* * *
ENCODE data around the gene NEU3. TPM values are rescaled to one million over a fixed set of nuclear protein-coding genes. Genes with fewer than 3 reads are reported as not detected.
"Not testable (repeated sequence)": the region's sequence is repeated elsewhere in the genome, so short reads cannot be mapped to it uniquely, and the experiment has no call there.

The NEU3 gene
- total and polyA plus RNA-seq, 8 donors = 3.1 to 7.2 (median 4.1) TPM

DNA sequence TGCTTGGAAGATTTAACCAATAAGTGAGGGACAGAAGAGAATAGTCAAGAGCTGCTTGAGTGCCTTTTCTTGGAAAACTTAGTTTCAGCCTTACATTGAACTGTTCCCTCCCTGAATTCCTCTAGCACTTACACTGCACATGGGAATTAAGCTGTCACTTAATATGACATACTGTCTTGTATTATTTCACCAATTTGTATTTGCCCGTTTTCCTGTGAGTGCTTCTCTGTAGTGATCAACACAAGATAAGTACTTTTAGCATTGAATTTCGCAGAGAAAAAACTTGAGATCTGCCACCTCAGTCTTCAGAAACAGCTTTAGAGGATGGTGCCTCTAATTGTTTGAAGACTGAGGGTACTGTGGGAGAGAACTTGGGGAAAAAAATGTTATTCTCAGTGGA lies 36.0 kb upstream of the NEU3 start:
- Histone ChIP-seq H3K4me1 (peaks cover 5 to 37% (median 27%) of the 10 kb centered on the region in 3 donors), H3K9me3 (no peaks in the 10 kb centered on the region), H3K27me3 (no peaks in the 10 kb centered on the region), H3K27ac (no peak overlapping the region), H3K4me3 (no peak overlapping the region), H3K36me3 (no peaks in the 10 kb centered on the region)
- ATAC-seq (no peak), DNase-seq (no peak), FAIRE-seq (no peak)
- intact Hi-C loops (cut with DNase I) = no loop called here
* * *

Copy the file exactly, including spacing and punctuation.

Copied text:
ENCODE data around the gene NEU3. TPM values are rescaled to one million over a fixed set of nuclear protein-coding genes. Genes with fewer than 3 reads are reported as not detected.
"Not testable (repeated sequence)": the region's sequence is repeated elsewhere in the genome, so short reads cannot be mapped to it uniquely, and the experiment has no call there.

The NEU3 gene
- total and polyA plus RNA-seq, 8 donors = 3.1 to 7.2 (median 4.1) TPM

DNA sequence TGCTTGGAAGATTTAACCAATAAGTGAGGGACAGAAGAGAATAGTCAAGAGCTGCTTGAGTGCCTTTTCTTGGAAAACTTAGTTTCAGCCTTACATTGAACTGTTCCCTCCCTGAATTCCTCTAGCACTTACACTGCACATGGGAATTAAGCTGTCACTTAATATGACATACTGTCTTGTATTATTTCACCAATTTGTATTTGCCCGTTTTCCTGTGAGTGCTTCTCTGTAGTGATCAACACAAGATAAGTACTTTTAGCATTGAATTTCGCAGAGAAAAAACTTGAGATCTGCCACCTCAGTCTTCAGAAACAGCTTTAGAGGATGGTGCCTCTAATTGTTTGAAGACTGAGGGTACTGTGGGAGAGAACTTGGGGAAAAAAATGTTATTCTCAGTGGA lies 36.0 kb upstream of the NEU3 start:
- Histone ChIP-seq H3K4me1 (peaks cover 5 to 37% (median 27%) of the 10 kb centered on the region in 3 donors), H3K9me3 (no peaks in the 10 kb centered on the region), H3K27me3 (no peaks in the 10 kb centered on the region), H3K27ac (no peak overlapping the region), H3K4me3 (no peak overlapping the region), H3K36me3 (no peaks in the 10 kb centered on the region)
- ATAC-seq (no peak), DNase-seq (no peak), FAIRE-seq (no peak)
- intact Hi-C loops (cut with DNase I) = no loop called here